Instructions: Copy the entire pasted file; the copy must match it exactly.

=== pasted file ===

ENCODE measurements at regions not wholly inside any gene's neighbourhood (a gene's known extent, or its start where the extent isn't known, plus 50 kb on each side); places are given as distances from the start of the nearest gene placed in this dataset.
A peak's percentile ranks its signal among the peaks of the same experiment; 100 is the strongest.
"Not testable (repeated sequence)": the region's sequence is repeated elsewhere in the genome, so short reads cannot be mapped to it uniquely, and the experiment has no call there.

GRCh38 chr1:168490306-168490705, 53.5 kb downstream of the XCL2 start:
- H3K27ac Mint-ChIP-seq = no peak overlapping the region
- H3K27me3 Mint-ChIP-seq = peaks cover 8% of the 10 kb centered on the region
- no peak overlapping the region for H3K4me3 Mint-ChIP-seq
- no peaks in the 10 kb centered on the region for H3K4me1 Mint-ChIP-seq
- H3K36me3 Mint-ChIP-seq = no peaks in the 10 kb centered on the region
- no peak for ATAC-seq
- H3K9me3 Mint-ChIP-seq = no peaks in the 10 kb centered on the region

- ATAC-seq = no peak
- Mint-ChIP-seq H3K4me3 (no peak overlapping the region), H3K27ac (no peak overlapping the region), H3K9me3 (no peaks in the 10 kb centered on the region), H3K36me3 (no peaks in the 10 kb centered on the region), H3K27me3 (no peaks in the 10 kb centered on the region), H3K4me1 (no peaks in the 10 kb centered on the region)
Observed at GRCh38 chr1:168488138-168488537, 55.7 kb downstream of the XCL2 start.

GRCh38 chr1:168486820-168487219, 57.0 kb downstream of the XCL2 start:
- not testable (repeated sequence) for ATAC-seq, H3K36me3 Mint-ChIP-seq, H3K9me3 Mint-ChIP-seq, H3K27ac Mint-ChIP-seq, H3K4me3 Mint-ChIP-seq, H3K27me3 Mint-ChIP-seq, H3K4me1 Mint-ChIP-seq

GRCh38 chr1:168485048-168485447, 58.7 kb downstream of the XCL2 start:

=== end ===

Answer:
ENCODE measurements at regions not wholly inside any gene's neighbourhood (a gene's known extent, or its start where the extent isn't known, plus 50 kb on each side); places are given as distances from the start of the nearest gene placed in this dataset.
A peak's percentile ranks its signal among the peaks of the same experiment; 100 is the strongest.
"Not testable (repeated sequence)": the region's sequence is repeated elsewhere in the genome, so short reads cannot be mapped to it uniquely, and the experiment has no call there.

GRCh38 chr1:168490306-168490705, 53.5 kb downstream of the XCL2 start:
- H3K27ac Mint-ChIP-seq = no peak overlapping the region
- H3K27me3 Mint-ChIP-seq = peaks cover 8% of the 10 kb centered on the region
- no peak overlapping the region for H3K4me3 Mint-ChIP-seq
- no peaks in the 10 kb centered on the region for H3K4me1 Mint-ChIP-seq
- H3K36me3 Mint-ChIP-seq = no peaks in the 10 kb centered on the region
- no peak for ATAC-seq
- H3K9me3 Mint-ChIP-seq = no peaks in the 10 kb centered on the region

- ATAC-seq = no peak
- Mint-ChIP-seq H3K4me3 (no peak overlapping the region), H3K27ac (no peak overlapping the region), H3K9me3 (no peaks in the 10 kb centered on the region), H3K36me3 (no peaks in the 10 kb centered on the region), H3K27me3 (no peaks in the 10 kb centered on the region), H3K4me1 (no peaks in the 10 kb centered on the region)
Observed at GRCh38 chr1:168488138-168488537, 55.7 kb downstream of the XCL2 start.

GRCh38 chr1:168486820-168487219, 57.0 kb downstream of the XCL2 start:
- not testable (repeated sequence) for ATAC-seq, H3K36me3 Mint-ChIP-seq, H3K9me3 Mint-ChIP-seq, H3K27ac Mint-ChIP-seq, H3K4me3 Mint-ChIP-seq, H3K27me3 Mint-ChIP-seq, H3K4me1 Mint-ChIP-seq

GRCh38 chr1:168485048-168485447, 58.7 kb downstream of the XCL2 start: